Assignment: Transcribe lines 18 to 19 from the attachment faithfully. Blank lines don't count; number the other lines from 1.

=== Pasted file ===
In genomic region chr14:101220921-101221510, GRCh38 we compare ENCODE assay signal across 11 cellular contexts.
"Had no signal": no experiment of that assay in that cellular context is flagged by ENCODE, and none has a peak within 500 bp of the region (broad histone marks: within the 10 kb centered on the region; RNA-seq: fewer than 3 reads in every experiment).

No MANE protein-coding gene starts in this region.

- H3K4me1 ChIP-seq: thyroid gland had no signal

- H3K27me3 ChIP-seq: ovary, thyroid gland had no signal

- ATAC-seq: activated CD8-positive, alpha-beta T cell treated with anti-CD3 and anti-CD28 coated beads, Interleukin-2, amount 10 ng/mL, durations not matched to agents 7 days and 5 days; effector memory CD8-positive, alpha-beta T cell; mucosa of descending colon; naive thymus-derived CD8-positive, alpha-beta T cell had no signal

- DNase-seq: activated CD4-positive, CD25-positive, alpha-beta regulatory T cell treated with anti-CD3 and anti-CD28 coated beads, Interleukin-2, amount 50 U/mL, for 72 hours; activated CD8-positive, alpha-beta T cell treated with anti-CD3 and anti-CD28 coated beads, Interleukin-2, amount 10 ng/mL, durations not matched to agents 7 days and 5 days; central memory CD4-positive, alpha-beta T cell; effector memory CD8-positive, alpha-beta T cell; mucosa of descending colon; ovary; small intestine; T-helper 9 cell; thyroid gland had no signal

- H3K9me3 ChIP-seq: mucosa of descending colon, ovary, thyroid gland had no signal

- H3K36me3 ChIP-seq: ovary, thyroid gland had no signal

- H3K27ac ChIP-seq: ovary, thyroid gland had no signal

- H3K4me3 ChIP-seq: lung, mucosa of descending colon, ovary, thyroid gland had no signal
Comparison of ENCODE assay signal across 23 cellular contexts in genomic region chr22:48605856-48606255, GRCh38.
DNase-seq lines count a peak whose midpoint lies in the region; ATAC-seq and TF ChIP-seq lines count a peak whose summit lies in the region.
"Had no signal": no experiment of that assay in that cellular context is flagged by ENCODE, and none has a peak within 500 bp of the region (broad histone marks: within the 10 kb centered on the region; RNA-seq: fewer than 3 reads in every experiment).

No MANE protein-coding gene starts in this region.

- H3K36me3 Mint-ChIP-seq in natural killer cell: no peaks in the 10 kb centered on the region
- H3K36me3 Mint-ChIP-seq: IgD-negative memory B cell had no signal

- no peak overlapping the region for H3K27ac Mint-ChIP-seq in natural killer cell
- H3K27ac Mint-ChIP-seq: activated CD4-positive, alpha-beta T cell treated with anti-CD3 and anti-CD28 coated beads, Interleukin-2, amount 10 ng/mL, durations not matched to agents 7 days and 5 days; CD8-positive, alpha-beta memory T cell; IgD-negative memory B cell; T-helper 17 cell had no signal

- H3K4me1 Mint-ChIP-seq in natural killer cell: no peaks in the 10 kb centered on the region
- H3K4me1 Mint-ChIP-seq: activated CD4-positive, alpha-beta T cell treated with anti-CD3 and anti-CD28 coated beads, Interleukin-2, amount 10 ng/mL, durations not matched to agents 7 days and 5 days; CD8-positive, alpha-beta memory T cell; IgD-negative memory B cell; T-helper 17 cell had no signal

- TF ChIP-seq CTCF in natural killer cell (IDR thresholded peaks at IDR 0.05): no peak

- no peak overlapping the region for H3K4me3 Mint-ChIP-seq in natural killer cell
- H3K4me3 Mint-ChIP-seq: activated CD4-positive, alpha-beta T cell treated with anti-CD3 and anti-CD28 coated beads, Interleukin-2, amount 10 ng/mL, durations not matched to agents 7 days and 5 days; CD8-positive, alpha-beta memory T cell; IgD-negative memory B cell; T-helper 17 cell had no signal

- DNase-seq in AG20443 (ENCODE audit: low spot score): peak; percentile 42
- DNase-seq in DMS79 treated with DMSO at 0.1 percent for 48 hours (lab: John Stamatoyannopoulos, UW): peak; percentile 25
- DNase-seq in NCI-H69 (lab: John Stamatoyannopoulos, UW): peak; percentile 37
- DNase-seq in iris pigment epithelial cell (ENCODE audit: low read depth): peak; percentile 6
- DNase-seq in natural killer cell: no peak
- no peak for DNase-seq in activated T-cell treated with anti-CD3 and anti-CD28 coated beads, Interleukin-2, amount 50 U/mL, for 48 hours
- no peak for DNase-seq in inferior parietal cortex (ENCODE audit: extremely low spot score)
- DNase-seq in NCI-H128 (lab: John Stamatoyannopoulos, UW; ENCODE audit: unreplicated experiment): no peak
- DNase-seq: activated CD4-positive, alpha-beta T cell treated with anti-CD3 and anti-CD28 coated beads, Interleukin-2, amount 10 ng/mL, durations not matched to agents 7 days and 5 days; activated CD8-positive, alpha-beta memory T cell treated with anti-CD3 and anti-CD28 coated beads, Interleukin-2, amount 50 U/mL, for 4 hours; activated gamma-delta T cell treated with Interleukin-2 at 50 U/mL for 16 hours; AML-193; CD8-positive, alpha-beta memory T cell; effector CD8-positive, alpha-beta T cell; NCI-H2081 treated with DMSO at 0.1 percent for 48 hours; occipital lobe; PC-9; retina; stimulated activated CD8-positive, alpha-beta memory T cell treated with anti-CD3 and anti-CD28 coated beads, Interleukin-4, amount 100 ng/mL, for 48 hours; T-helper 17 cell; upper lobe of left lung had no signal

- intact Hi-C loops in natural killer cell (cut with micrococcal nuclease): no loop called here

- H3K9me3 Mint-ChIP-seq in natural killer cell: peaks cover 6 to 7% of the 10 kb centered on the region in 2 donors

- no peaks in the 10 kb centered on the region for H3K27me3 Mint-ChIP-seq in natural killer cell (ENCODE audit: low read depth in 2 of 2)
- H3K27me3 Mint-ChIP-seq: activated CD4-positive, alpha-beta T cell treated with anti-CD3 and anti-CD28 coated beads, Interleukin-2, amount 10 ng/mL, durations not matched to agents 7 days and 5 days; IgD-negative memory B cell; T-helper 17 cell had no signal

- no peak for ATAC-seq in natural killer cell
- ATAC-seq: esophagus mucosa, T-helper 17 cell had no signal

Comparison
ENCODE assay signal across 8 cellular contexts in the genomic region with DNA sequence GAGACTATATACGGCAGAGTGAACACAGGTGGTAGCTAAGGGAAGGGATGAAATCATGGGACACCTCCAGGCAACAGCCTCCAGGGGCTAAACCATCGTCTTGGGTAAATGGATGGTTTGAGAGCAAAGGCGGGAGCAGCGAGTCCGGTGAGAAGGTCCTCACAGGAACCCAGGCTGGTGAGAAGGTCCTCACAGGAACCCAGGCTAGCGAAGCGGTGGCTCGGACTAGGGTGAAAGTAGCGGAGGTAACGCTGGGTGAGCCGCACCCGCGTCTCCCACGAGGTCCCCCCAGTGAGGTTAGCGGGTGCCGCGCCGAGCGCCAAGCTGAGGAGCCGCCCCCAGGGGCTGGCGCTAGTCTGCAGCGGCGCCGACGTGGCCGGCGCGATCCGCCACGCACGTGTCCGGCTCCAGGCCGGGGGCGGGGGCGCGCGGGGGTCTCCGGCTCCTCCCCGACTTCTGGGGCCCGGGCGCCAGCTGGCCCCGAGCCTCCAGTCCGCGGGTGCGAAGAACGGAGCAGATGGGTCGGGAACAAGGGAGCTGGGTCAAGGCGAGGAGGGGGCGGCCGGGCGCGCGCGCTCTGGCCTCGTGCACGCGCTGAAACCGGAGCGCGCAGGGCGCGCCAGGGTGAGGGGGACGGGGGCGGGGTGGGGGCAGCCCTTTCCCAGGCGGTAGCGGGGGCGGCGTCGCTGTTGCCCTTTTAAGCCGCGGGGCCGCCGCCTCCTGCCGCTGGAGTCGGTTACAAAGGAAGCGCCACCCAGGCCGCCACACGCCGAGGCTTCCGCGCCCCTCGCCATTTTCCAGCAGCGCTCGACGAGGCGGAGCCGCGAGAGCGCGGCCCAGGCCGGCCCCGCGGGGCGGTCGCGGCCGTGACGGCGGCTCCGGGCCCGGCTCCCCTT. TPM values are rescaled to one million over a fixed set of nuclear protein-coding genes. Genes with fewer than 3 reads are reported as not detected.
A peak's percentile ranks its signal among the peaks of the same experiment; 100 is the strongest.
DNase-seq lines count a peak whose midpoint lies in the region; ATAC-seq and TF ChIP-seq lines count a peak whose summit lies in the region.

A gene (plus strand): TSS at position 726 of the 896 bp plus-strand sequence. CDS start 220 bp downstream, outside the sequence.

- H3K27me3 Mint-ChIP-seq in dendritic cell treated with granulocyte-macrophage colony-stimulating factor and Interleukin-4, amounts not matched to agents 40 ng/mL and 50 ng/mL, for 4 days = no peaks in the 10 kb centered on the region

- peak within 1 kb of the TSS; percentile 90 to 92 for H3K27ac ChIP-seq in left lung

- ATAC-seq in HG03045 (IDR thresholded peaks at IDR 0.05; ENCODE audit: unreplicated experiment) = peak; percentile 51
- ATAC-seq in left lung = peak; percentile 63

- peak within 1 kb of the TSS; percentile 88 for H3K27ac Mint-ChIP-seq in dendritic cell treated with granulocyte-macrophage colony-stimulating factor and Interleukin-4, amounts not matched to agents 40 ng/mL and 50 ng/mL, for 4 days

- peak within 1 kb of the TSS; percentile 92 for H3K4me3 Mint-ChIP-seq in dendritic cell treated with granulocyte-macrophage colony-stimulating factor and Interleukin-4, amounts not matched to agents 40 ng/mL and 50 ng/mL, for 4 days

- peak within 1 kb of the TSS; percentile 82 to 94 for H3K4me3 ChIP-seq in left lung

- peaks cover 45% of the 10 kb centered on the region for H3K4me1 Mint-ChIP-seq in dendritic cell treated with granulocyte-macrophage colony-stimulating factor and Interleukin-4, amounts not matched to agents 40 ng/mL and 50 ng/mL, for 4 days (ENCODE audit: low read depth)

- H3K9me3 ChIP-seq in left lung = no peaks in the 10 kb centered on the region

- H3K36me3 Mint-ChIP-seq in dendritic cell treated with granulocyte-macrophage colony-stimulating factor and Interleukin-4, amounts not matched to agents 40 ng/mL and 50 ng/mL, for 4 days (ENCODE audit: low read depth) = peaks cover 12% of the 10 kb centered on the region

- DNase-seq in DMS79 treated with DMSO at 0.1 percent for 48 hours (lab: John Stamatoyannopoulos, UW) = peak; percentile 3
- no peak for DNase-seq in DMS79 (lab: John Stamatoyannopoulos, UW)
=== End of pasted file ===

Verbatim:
- no peak overlapping the region for H3K27ac Mint-ChIP-seq in natural killer cell
- H3K27ac Mint-ChIP-seq: activated CD4-positive, alpha-beta T cell treated with anti-CD3 and anti-CD28 coated beads, Interleukin-2, amount 10 ng/mL, durations not matched to agents 7 days and 5 days; CD8-positive, alpha-beta memory T cell; IgD-negative memory B cell; T-helper 17 cell had no signal